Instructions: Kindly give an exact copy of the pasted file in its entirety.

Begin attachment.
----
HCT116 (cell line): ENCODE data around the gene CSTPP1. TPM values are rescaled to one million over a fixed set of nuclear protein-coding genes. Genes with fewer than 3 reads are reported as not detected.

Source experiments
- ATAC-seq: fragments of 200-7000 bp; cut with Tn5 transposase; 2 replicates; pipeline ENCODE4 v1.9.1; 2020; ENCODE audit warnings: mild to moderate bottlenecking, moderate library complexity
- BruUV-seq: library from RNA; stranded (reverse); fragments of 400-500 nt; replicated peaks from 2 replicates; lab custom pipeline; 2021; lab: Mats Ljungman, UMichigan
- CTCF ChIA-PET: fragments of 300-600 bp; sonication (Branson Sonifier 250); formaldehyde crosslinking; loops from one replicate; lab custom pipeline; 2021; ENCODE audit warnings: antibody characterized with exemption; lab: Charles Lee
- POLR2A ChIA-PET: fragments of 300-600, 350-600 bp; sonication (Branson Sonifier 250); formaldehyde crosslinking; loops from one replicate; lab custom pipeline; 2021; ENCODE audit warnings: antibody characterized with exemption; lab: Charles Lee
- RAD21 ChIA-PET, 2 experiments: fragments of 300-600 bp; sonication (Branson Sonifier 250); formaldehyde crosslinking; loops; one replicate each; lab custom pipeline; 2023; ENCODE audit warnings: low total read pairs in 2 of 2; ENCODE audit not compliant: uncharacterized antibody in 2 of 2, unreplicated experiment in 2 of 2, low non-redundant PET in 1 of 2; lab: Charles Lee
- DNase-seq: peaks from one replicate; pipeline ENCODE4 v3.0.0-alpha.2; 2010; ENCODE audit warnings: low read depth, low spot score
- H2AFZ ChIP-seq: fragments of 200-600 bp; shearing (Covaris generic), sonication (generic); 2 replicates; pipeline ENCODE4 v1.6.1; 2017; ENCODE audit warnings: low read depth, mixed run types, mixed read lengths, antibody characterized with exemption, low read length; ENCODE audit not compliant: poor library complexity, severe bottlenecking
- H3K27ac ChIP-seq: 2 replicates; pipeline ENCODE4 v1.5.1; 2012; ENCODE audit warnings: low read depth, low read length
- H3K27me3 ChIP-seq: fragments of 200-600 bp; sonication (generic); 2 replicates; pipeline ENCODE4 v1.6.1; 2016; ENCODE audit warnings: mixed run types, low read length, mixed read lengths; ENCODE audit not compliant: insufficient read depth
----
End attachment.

HCT116 (cell line): ENCODE data around the gene CSTPP1. TPM values are rescaled to one million over a fixed set of nuclear protein-coding genes. Genes with fewer than 3 reads are reported as not detected.

Source experiments
- ATAC-seq: fragments of 200-7000 bp; cut with Tn5 transposase; 2 replicates; pipeline ENCODE4 v1.9.1; 2020; ENCODE audit warnings: mild to moderate bottlenecking, moderate library complexity
- BruUV-seq: library from RNA; stranded (reverse); fragments of 400-500 nt; replicated peaks from 2 replicates; lab custom pipeline; 2021; lab: Mats Ljungman, UMichigan
- CTCF ChIA-PET: fragments of 300-600 bp; sonication (Branson Sonifier 250); formaldehyde crosslinking; loops from one replicate; lab custom pipeline; 2021; ENCODE audit warnings: antibody characterized with exemption; lab: Charles Lee
- POLR2A ChIA-PET: fragments of 300-600, 350-600 bp; sonication (Branson Sonifier 250); formaldehyde crosslinking; loops from one replicate; lab custom pipeline; 2021; ENCODE audit warnings: antibody characterized with exemption; lab: Charles Lee
- RAD21 ChIA-PET, 2 experiments: fragments of 300-600 bp; sonication (Branson Sonifier 250); formaldehyde crosslinking; loops; one replicate each; lab custom pipeline; 2023; ENCODE audit warnings: low total read pairs in 2 of 2; ENCODE audit not compliant: uncharacterized antibody in 2 of 2, unreplicated experiment in 2 of 2, low non-redundant PET in 1 of 2; lab: Charles Lee
- DNase-seq: peaks from one replicate; pipeline ENCODE4 v3.0.0-alpha.2; 2010; ENCODE audit warnings: low read depth, low spot score
- H2AFZ ChIP-seq: fragments of 200-600 bp; shearing (Covaris generic), sonication (generic); 2 replicates; pipeline ENCODE4 v1.6.1; 2017; ENCODE audit warnings: low read depth, mixed run types, mixed read lengths, antibody characterized with exemption, low read length; ENCODE audit not compliant: poor library complexity, severe bottlenecking
- H3K27ac ChIP-seq: 2 replicates; pipeline ENCODE4 v1.5.1; 2012; ENCODE audit warnings: low read depth, low read length
- H3K27me3 ChIP-seq: fragments of 200-600 bp; sonication (generic); 2 replicates; pipeline ENCODE4 v1.6.1; 2016; ENCODE audit warnings: mixed run types, low read length, mixed read lengths; ENCODE audit not compliant: insufficient read depth